Failure in the six-party talks was inevitable
The six-party talks have failed yet again, though the North Koreans have promised to study more generous U.S. proposals. Pyongyang has also promised to “improved its nuclear deterrent.” The deal-breaker was North Korea’s demand that U.S. financial restrictions be part of the negotiations on the North’s nuclear weapons. That was met by a stiff refusal by ...
promised to “improved its nuclear deterrent.”The six-party talks have failed yet again, though the North Koreans have promised to study more generous U.S. proposals. Pyongyang has also
The deal-breaker was North Korea’s demand that U.S. financial restrictions be part of the negotiations on the North’s nuclear weapons. That was met by a stiff refusal by Christopher Hill, the chief negotiator for the United States. The Bush administration says the sanctions are tied to North Korea’s criminal enterprises, not to its nuclear program.
Our sympathies are with Mr. Hill, sandwiched as he is between the unrealistic demands of the White House and the unstable negotiating tactics of Pyongyang.
First, Hill must deal with Mr. Bush’s North Korea policy: bluster and saber-rattling one day and pleading for a return to talks another. Until the North’s nuclear test in October, Washington had demanded a complete dismantling of the nuclear program as a pre-condition to talks. Having had to crawl back to the table (a pattern), the Bush administration maintains that the only solution it is willing to accept is complete dismantlement. But out of the nine countries that have ever acquired nuclear weapons, only South Africa has ever given them up—and that happened because apartheid regime collapsed. Every other country has done what the UK just decided a few weeks ago: Maintain and improve their nuclear stockpiles.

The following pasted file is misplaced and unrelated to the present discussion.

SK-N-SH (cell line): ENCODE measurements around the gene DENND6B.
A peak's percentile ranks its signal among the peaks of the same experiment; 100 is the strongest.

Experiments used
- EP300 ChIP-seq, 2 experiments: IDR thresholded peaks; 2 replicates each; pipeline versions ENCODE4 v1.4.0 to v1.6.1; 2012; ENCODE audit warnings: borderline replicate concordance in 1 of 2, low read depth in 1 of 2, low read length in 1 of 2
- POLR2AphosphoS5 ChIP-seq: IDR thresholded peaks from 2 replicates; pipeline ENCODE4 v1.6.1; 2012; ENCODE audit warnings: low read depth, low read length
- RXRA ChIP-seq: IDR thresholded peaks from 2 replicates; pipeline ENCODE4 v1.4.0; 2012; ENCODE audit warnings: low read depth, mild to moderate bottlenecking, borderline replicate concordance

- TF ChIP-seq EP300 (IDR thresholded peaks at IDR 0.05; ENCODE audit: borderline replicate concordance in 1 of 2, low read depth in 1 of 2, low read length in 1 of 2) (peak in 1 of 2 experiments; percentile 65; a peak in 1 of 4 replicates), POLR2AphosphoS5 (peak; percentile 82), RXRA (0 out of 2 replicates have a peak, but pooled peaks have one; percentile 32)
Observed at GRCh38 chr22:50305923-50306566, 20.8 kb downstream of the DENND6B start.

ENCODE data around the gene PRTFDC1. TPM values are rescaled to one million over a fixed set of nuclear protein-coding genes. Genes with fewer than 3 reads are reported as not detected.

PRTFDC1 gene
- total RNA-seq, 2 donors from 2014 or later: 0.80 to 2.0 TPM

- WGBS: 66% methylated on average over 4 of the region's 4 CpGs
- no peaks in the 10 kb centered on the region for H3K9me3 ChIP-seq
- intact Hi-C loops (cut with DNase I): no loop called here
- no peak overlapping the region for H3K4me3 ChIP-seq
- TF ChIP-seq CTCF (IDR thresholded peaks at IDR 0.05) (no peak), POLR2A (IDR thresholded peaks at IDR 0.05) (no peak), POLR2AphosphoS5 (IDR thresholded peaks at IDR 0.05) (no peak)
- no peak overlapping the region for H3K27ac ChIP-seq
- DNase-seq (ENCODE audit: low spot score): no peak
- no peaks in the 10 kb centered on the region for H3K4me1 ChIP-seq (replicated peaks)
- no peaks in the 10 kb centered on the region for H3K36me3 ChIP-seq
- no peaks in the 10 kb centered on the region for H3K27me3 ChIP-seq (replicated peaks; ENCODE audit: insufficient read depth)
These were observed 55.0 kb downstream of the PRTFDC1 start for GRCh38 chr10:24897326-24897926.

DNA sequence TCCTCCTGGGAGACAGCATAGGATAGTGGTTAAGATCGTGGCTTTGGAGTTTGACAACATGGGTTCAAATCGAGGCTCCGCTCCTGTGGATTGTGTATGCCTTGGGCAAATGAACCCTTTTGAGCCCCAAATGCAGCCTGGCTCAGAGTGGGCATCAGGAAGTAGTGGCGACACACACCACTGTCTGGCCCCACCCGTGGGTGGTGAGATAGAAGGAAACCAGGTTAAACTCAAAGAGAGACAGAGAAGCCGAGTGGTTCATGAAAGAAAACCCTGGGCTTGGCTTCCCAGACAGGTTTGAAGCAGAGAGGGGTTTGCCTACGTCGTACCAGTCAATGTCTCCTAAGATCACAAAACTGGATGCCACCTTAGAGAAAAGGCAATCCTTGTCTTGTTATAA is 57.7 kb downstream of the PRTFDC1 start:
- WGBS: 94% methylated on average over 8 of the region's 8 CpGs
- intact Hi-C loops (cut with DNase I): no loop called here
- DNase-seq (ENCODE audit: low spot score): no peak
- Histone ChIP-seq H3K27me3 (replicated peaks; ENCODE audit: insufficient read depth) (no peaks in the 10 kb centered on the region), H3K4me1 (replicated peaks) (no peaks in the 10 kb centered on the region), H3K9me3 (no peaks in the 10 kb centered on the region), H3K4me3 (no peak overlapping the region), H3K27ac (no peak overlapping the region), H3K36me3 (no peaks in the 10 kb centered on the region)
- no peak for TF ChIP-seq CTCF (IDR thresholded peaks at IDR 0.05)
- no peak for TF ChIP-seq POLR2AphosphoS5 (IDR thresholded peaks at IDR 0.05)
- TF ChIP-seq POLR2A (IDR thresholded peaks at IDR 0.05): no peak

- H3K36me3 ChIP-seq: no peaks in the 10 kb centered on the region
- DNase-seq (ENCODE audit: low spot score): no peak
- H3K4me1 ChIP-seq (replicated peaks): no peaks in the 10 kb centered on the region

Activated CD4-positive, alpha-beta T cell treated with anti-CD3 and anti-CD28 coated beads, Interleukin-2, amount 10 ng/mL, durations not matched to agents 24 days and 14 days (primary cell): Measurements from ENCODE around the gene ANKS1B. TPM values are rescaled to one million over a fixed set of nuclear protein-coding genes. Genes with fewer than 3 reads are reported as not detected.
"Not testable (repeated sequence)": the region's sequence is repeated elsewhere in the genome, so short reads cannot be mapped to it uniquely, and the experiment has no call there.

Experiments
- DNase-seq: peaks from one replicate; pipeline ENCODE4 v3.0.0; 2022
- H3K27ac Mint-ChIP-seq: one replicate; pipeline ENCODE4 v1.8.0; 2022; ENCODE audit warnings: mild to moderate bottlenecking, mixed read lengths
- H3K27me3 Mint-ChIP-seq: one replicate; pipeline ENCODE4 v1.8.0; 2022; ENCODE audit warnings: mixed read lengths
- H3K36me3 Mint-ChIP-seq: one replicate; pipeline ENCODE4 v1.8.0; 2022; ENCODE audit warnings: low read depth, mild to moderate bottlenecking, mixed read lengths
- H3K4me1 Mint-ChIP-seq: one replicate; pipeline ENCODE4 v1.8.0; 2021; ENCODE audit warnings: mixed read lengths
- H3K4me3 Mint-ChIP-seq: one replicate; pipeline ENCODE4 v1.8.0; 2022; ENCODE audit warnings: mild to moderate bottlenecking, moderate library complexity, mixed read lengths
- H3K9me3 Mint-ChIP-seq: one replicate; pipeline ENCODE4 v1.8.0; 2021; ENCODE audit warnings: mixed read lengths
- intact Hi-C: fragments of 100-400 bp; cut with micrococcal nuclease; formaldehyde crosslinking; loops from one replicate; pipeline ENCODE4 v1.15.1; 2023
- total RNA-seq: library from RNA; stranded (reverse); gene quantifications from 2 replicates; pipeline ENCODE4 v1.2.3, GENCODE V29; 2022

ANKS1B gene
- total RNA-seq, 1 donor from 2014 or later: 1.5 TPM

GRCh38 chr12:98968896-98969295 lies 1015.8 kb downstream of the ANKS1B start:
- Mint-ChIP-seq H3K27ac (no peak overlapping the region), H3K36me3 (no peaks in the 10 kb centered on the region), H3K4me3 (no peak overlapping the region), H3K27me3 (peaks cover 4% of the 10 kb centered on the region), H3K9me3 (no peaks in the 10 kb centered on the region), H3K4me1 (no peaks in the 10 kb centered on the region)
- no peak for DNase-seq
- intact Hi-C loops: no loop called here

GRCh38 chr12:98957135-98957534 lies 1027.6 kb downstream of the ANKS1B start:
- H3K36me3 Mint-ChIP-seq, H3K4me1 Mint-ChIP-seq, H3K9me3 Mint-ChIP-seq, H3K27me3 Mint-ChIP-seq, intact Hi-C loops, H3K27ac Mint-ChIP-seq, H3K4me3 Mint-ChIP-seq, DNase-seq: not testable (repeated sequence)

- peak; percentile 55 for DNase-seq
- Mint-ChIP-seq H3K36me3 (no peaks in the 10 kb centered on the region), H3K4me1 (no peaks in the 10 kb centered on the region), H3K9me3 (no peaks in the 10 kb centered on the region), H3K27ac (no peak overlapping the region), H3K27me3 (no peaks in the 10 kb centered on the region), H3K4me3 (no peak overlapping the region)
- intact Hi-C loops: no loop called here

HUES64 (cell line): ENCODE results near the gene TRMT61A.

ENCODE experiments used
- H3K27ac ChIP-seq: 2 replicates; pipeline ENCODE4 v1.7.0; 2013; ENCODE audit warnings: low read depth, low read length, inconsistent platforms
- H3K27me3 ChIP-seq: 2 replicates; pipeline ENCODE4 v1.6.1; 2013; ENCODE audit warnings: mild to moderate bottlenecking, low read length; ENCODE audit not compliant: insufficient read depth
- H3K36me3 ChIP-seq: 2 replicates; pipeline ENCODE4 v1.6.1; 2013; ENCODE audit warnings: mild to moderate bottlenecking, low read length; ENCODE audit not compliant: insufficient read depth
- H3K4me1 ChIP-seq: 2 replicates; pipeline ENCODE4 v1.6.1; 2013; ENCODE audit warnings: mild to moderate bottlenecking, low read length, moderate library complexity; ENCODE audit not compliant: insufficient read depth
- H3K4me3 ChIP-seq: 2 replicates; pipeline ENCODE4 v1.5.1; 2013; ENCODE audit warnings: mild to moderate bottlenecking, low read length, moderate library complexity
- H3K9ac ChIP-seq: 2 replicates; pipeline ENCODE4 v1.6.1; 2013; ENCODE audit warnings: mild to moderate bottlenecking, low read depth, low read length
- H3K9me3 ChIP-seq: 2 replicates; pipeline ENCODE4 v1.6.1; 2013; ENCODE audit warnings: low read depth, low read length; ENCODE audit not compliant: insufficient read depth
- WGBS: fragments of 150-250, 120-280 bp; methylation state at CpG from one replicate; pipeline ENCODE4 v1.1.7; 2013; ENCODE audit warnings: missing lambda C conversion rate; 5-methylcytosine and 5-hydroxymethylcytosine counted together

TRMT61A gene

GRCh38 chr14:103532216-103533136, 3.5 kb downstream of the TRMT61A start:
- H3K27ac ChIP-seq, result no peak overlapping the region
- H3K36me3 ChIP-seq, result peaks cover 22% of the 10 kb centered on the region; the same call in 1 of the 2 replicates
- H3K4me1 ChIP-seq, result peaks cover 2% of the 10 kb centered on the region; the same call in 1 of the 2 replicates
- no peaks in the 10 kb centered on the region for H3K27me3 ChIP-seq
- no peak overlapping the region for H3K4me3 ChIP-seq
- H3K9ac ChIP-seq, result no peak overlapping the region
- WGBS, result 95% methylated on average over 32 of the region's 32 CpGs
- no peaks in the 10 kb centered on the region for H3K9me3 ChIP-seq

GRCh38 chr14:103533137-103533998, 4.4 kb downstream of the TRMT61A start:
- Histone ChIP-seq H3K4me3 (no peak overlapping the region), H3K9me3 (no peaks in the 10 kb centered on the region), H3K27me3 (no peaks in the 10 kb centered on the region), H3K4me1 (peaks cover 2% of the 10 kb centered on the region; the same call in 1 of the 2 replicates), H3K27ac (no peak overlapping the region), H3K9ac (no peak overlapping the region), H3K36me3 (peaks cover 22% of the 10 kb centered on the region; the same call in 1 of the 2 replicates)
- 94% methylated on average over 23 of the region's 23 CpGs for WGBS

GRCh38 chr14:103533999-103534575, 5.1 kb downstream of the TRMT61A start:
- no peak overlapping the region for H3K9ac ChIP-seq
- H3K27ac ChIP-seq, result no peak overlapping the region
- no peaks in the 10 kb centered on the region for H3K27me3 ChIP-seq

A more realistic goal than complete disarmament, says Brookings scholar Ivo H. Daalder, would be for North Korea to freeze and verify its existing program. This means: No more testing, a freeze on plutonium production, the return of international monitors, and the end of North Korea’s uranium enrichment program. As Daalder tartly observes, if the U.S. achieves these goals, we’d be back where we were under Clinton 12 years ago.
But the Bush administration’s negotiating foibles pale in comparison to the calculated unpredictability of the North Koreans. Mr Hill is the latest of a series of envoys to match wits with Mr. Kim Kye-gwan, who has been North Korea’s chief negotiator since the mid-1990s. As Tim Johnson explains, North Korea has honed erratic negotiating behavior to an art:
Make outlandish demands. Appear unyielding. Threaten to bolt at the slightest provocation…escalating a mood of crisis, demanding last-minute concessions and unilaterally reinterpreting past accords…”They basically demand everything but the kitchen sink, and they are not offering much in return so far,” Snyder said. “It helps to shape the field of negotiation to their advantage.”…”Nobody has ever effectively countered their negotiating style. That’s why we’re in the mess we’re in,” said Ralph A. Cossa, head of the Honolulu-based Pacific Forum of the Center for Strategic and International Studies, a policy institute.”
Mr. Hill got a taste of this strategy when the North Koreans pulled one of their favorite tactics, arriving a day late. Much of this is for show. The North Koreans are loth to display any sign of weakness in public, but according to U.S. negotiators, in private sessions there is greater willingness to talk and sort things out. Yet, if last week is any indication, they aren’t very willing. For now, Mr. Hill faces an uphill battle to resolve East Asia’s biggest security challenge.